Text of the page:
- Architects: MCK Architecture & Interiors
- Location: Australia
- Lead Architect: Steve Koolloos
- Project Architects: Maki Yamaji, Sam Gleeson, Rowena Marsh
- Area: 862.0 m2
- Project Year: 2017
- Photographs: Michael Nicholson
- Builder: Join Constructions
- Engineer: Van Der Meer Consulting
- Landscape: William Dangar
- Hydraulic Engineer: ITM Design
- Planner: Mersonn
- Lighting Consultant: Electrolight
- Automation Consultant: Smart Home Solutions
Text description provided by the architects. Sunrise House is a beachfront home in the dunes of the Australian NSW South Coast overlooking the Pacific Ocean. The original brief was humble, calling for a house that was as comfortable for a family of four, as it was for an extended family or group of friends. It was also acknowledged early on that it should be of a high quality to withstand the coastal elements and ensure a longevity in construction the locality was generally deprived of. The brief called for the design to make the best use of the Pacific Ocean whilst remaining conscious of the home’s street presence, avoiding it feeling obnoxious.
The site runs parallel to a popular coastal road, and the building form sits between this road and the beach. Early investigations proved that ocean views would be obtained from a first floor, hence a decision was made to locate the bedrooms on the ground plane, and living zones above. The linear interior opens to the horizon whilst providing privacy from the street, engaging all spaces with the sunrise. A lighter steel frame sits over a solid concrete plinth and spaces ow from inside to out, as do the materials that de ne those spaces. With its long edge running parallel to the public domain, privacy was a key issue on both levels of the site. Bedrooms are positioned on the ocean side whilst the street façade is clad with solid recycled timbers that deliberately open up where light and ventilation are required whilst maintaining privacy.
A generous, lush garden along the street highlights the architecture within its dense foliage, and both garden and building are embraced by the public. The arrangement of spaces is simple, with focus on the amenity of space and connection to both the horizon and the landscape. Privacy is defined by form and used to create positive and negative space to de ne function and to embrace the natural light. Bedrooms have several modes of privacy, whereas the first-floor living spaces obtain the horizon view and seamlessly become part of the exterior.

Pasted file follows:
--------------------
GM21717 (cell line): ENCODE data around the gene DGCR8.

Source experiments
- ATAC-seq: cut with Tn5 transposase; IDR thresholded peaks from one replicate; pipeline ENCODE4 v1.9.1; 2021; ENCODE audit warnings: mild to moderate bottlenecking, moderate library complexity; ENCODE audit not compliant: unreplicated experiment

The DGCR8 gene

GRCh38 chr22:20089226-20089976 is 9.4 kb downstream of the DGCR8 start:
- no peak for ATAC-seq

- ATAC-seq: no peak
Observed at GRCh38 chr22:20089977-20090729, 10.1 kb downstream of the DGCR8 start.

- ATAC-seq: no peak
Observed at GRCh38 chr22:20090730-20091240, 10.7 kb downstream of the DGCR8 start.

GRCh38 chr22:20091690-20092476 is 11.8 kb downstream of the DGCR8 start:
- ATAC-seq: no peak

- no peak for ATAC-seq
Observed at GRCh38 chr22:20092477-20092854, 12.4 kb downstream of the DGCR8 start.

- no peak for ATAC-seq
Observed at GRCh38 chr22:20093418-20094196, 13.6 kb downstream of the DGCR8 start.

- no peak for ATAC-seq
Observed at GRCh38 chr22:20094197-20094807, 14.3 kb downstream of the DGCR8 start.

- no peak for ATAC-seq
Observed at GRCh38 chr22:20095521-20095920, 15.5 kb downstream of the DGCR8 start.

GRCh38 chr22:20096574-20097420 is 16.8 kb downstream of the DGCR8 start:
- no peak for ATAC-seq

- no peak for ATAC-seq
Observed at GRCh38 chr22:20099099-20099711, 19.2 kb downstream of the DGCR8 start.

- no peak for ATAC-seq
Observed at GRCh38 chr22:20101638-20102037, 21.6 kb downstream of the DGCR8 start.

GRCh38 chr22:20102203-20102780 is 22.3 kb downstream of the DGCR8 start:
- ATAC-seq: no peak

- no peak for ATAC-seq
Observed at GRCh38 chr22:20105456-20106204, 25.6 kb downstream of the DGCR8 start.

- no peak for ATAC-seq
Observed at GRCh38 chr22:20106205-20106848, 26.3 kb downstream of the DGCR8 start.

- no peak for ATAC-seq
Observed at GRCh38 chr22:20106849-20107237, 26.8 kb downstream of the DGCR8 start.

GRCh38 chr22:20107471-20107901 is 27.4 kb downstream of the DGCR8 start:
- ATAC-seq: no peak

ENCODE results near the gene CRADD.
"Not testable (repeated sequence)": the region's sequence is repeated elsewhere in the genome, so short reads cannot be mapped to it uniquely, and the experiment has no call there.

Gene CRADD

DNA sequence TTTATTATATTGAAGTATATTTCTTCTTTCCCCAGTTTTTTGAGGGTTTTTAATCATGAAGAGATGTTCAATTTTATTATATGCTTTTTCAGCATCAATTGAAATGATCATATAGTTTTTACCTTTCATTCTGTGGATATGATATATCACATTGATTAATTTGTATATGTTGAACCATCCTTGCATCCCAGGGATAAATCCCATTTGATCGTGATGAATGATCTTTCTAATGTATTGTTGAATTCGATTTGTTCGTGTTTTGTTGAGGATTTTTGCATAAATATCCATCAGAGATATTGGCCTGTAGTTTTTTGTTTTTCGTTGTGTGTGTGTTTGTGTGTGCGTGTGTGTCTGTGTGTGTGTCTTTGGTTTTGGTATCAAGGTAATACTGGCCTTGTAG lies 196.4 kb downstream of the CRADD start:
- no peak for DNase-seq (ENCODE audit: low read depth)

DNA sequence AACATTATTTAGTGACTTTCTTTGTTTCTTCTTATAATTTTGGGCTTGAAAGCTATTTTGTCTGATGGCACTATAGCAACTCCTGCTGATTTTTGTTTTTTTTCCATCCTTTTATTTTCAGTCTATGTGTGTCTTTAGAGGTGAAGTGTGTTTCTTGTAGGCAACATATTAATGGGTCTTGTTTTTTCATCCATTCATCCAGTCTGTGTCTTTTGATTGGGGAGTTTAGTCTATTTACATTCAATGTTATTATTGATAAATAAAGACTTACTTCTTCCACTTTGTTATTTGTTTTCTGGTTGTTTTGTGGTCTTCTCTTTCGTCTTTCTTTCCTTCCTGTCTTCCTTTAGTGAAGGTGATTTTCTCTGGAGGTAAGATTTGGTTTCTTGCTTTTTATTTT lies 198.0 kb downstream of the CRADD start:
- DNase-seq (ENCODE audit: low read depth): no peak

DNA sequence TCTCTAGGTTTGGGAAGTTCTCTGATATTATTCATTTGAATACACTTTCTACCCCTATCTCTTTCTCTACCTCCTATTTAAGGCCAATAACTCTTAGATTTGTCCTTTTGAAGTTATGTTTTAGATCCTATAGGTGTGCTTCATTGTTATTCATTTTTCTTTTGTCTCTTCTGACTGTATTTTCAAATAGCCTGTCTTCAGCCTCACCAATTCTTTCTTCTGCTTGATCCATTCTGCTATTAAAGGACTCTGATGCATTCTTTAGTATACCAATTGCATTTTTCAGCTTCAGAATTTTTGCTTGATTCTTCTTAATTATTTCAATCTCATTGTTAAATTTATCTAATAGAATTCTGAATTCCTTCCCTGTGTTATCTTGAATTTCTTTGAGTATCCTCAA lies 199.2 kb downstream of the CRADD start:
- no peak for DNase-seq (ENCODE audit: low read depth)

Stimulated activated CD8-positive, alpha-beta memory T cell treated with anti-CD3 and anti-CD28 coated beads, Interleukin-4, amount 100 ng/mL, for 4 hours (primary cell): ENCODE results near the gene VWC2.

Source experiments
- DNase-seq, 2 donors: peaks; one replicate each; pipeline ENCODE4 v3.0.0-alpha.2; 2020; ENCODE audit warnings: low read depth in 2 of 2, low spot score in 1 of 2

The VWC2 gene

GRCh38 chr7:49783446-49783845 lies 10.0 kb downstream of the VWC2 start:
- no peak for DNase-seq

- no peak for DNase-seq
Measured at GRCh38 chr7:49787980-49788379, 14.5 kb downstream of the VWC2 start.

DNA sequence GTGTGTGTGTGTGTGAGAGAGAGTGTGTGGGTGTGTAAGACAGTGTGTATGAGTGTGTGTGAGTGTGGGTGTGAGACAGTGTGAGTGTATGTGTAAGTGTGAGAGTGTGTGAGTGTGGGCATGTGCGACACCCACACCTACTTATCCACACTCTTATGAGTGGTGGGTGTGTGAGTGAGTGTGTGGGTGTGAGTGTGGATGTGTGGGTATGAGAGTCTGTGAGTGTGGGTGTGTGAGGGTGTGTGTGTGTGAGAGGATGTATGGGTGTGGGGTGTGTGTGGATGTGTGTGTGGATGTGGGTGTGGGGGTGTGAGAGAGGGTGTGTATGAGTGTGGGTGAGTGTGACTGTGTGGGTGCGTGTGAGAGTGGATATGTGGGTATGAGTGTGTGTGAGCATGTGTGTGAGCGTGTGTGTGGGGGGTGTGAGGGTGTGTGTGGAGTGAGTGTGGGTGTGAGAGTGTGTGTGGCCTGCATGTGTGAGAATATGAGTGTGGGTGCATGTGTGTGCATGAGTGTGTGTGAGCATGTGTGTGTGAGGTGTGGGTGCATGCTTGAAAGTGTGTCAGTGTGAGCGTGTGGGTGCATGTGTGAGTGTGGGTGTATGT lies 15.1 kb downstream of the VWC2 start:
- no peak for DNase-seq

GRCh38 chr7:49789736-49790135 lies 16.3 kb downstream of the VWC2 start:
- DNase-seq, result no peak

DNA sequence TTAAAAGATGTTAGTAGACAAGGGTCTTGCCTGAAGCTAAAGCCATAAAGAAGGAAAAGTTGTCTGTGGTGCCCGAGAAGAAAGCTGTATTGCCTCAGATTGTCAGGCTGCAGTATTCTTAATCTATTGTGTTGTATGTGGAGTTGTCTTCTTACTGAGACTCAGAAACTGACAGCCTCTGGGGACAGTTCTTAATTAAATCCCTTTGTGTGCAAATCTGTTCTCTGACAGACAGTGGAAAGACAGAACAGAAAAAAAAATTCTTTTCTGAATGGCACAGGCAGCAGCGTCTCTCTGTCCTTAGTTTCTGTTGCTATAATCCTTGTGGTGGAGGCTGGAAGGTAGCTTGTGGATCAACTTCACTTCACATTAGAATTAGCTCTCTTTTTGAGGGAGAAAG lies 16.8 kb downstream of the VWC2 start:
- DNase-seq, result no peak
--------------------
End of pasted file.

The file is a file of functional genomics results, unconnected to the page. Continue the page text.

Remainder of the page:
Essentially a beach house, Sunrise House offers a relaxed sense of place. A ground floor cabana seamlessly opens up to the garden and pool, and the surrounding decking material runs through these spaces before continuing through the main hall and interior. The outcome is a sequence of movement into the home that is less precious if one has sand on their feet, and continues our exploration into the seamless connection between interior and exterior. This same theme continues on the living level where the entire living space opens up via perpendicular sequences of floor-to-ceiling glazed doors. The living zone becomes a deck hovering over the landscape, from which one gazes across the ocean to the horizon.
Sunrise House approaches good sustainable design through passive design strategy, general environmental inclusions and a focus on the quality of build. The building forms are positioned in a way that natural light is embraced where desired, and controlled where protection is required. The ocean’s breeze is embraced as a natural form of cooling in summer and ventilation generally. Rainwater harvesting measures are integrated into a basement, and a solar array has been positioned onto the at roof structure that gets direct light all day long.
High-quality glazing systems have been used throughout, and the construction is robust and designed to survive, with off-form concrete embraced for its durability. Recycled Australian hardwoods screen the home from the elements and are used extensively throughout. The house is the result of a genuine collaboration between multiple disciplines: a private client with a vision, a team of driven builders, a creative engineer, an enthusiastic landscape designer, and the architects. In this respect the outcome is as rewarding for us is it is for all who were involved, especially the homeowners who, within our process, play a pivotal role. The owners also challenged the team to enterprise unconventional solutions in specific areas, especially regarding the structure.